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Store Couldn’t Foresee Attack
by Ron Davis
The assault of a youngster working at a Massachusetts shopping center lacks the necessary ingredients to make his employer liable. So ruled the courts in a lawsuit in which the youngster’s employer was able to show that the assault was targeted instead of a random act of violence. That showing made all the difference.
The shopping center is Seekonk Mall, located in suburban Providence, RI, and the youngster worked for Stop & Shop Companies, Inc., which operated a store at the facility. He suffered serious injuries from the assault and sued, claiming that the Stop & Shop tenant failed to protect him and was therefore liable.
Details in the case show that his injuries occurred when several youths from the high school he attended attacked him as he was gathering shopping carts in the shopping center parking lot. The victim of the assault had apparently exchanged cross words earlier at school with the sister of one of the attackers. The girl’s brother had subsequently threatened revenge by “getting some guys to maybe break legs or maybe worse.”
That threat seemed only idle talk, however. The youngster who was assaulted did not expect that anyone would come to the shopping center parking lot to attack him. And he never expressed any concern to anyone at Stop & Shop about the possibility of any sort of retaliation.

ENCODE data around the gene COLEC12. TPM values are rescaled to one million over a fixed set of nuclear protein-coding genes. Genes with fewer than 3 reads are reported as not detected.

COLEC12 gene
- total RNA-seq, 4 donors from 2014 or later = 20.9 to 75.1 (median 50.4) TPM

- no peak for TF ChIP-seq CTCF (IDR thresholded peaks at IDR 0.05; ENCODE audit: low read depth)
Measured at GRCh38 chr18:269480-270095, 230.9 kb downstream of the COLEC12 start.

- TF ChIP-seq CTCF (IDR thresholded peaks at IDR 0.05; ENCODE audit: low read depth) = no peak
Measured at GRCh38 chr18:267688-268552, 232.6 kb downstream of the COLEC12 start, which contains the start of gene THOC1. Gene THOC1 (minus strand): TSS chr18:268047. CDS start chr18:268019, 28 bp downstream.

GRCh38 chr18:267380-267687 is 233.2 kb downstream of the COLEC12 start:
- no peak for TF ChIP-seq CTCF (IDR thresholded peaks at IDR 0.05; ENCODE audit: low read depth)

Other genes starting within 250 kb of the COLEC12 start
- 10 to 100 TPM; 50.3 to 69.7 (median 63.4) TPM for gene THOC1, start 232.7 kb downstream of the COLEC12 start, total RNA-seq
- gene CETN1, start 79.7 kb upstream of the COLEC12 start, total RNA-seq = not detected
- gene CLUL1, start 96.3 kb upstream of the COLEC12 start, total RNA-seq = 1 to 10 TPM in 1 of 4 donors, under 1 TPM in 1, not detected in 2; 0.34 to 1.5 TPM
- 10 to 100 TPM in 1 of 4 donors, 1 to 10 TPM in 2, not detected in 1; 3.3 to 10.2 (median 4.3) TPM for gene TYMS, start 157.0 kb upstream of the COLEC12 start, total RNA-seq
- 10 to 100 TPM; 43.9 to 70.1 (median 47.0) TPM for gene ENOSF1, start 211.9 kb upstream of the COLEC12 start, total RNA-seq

A Massachusetts court ruled in favor of Stop & Shop “because the attack on the youth was not reasonably foreseeable.” The youth appealed.
A Massachusetts appellate court agreed that the duty of Stop & Shop was limited to taking reasonable precautions against foreseeable risks of harm. Explained the judges, “Unless Stop & Shop knew or had reason to know that its employee faced a risk of criminal attack in the parking lot, it was under no legal duty to protect him.... The attack was not a random attack; he was specifically targeted by his assailants because of a personal grudge of which Shop & Shop knew nothing. Indeed, even though he was informed that the ringleader had threatened to harm him, he did not foresee the attack–much less that it would take place while he was working–and said nothing to alert his employer.” (Pellegrino v. Stop & Shop Companies, Inc., 64 Mass.App.Ct. 1106, 2005 WL 2000946 [Mass.App.Ct.])
Decision: August 2005
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